This image from the Mars Hand Lens Imager (MAHLI) camera on NASA's Curiosity Mars rover shows an example of a type of geometrically distinctive feature that researchers are using Curiosity to examine at a mudstone outcrop at the base of Mount Sharp.
This image from the Mars Hand Lens Imager (MAHLI) camera on NASA's Curiosity Mars rover shows the first sample-collection hole drilled in Mount Sharp, the layered mountain that is the science destination of the rover's extended mission.
NASA's Curiosity Mars rover used the Mars Hand Lens Imager (MAHLI) camera on its arm to catch the first images of sparks produced by the rover's laser being shot at a rock on Mars. The left image is from before the laser zapped this rock, called 'Nova'.
Curiosity's ChemCam Examines Mars Rock Target 'Nova'
A Martian target rock called 'Nova,' shown here, displayed an increasing concentration of aluminum as a series of laser shots from NASA's Curiosity Mars rover penetrated through dust on the rock's surface.
Curiosity Self-Portrait at 'Windjana' Drilling Site
NASA's Curiosity Mars rover used the MAHLI camera at the end of its arm in April and May 2014 to take dozens of component images combined into this self-portrait where the rover drilled into a sandstone target called 'Windjana.'
Preparatory Drilling Test on Martian Target 'Windjana'
NASA's Curiosity Mars rover completed a shallow 'mini drill' test April 29, 2014, in preparation for full-depth drilling at a rock target called 'Windjana.' The hole results from the test is 0.63 inch across and about 0.8 inch deep.
Martian Sandstone Target 'Windjana' Before and After Brushing
This image from an animation shows a patch of sandstone scrubbed with the Dust Removal Tool, a wire-bristle brush, on NASA's Curiosity Mars rover. This rock target is called 'Windjana,' after a gorge in Western Australia.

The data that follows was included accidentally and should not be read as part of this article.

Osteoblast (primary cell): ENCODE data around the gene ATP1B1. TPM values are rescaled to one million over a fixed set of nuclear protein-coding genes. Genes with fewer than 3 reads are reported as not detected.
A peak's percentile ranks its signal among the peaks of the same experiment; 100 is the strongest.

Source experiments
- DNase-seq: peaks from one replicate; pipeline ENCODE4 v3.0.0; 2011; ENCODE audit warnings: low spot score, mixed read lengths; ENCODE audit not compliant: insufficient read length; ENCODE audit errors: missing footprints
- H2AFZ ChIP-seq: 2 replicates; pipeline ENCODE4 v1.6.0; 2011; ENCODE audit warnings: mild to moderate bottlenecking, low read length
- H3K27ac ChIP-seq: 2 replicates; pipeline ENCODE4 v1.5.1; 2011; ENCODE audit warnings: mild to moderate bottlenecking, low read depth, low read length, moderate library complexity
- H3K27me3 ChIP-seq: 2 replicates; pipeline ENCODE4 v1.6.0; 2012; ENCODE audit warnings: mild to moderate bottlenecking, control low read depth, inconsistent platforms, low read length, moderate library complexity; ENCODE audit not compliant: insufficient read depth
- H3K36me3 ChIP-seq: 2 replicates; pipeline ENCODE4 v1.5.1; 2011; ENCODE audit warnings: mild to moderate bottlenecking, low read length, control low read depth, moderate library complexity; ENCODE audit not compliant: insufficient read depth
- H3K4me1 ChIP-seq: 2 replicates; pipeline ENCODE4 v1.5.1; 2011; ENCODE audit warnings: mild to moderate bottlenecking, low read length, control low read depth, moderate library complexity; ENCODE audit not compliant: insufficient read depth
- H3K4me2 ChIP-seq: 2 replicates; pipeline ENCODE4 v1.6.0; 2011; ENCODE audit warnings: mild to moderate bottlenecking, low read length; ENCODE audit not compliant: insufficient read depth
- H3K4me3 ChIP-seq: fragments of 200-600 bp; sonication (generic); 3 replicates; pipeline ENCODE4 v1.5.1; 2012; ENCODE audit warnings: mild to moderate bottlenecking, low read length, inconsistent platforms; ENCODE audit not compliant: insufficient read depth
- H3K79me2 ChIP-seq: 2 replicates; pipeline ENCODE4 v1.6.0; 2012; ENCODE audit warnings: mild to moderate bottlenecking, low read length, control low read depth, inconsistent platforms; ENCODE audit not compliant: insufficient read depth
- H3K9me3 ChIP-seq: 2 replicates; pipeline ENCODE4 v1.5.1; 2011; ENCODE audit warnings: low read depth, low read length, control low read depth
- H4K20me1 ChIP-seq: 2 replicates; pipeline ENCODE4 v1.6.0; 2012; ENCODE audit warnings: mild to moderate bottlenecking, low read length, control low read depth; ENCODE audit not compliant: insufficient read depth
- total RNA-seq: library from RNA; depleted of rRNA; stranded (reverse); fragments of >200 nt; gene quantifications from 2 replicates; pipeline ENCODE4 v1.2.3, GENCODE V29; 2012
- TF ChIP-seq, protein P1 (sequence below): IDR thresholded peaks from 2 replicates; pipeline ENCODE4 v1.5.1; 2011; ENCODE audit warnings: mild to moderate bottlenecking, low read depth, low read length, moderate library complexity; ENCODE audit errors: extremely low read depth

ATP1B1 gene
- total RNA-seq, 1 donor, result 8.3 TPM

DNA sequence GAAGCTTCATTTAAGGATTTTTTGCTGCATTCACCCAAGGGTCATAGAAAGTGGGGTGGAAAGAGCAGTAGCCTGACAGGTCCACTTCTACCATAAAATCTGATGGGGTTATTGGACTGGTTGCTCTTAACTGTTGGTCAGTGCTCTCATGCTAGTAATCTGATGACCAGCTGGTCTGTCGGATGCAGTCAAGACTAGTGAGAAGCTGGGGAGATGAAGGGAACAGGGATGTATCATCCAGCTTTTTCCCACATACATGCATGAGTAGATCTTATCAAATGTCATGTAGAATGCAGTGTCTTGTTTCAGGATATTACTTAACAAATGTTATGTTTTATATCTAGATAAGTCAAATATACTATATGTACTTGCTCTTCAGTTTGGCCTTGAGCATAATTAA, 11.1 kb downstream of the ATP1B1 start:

Mars Hand Lens Imager Sends Ultra High-Res Photo from Mars
This image of a U.S. penny on a calibration target was taken by the Mars Hand Lens Imager (MAHLI) aboard NASA's Curiosity rover in Gale Crater on Mars. At 14 micrometers per pixel, this is the highest-resolution image that MAHLI can acquire.
Pebbly Sandstone Conglomerate Rock at Curiosity's 'Waypoint 1'
This mosaic of nine images taken at a location called 'Darwin,' inside Gale Crater, were taken by NASA's Mars rover Curiosity and shows detailed texture in a conglomerate rock bearing small pebbles and sand-size particles.
View From Curiosity's Arm-Mounted Camera After a Long Drive
The MAHLI camera on NASA's Curiosity rover is carried at an angle when the rover's arm is stowed for driving. Still, the camera is able to record views of the terrain Curiosity is crossing in Gale Crater.
This image demonstrates how engineers place the drill carried by NASA's Mars rover Curiosity onto rock targets. They first set down the drill's two stabilizing prongs near the target, as shown by the dashed line.
This image taken by the Mars Hand Lens Imager (MAHLI) on NASA's Mars rover Curiosity shows the texture of the patch of flat-lying bedrock called 'Cumberland,' which was the mission's second target for use of the rover's sample-collecting drill.
NASA's Mars rover Curiosity drilled into this rock target, "Cumberland," during the 279th Martian day, or sol, of the rover's work on Mars (May 19, 2013) and collected a powdered sample of material from the rock's interior.
The gray area in center of this image is where the Dust Removal Tool on NASA's Mars rover Curiosity brushed a rock target called 'Wernecke.' The brushing revealed dark nodules and white veins crisscrossing the light gray rock.